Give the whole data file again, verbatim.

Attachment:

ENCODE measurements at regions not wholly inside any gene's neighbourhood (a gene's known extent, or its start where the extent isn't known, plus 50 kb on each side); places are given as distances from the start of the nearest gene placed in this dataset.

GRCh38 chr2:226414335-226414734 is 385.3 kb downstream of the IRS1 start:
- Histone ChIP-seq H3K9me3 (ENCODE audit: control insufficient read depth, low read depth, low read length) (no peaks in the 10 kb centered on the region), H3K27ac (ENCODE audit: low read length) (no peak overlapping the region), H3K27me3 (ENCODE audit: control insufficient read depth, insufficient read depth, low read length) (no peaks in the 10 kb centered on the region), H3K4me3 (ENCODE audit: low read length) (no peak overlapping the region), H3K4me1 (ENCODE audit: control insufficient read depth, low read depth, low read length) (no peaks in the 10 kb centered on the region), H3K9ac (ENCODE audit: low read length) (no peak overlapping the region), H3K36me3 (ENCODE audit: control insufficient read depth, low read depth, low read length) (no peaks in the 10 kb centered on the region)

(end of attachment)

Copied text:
ENCODE measurements at regions not wholly inside any gene's neighbourhood (a gene's known extent, or its start where the extent isn't known, plus 50 kb on each side); places are given as distances from the start of the nearest gene placed in this dataset.

GRCh38 chr2:226414335-226414734 is 385.3 kb downstream of the IRS1 start:
- Histone ChIP-seq H3K9me3 (ENCODE audit: control insufficient read depth, low read depth, low read length) (no peaks in the 10 kb centered on the region), H3K27ac (ENCODE audit: low read length) (no peak overlapping the region), H3K27me3 (ENCODE audit: control insufficient read depth, insufficient read depth, low read length) (no peaks in the 10 kb centered on the region), H3K4me3 (ENCODE audit: low read length) (no peak overlapping the region), H3K4me1 (ENCODE audit: control insufficient read depth, low read depth, low read length) (no peaks in the 10 kb centered on the region), H3K9ac (ENCODE audit: low read length) (no peak overlapping the region), H3K36me3 (ENCODE audit: control insufficient read depth, low read depth, low read length) (no peaks in the 10 kb centered on the region)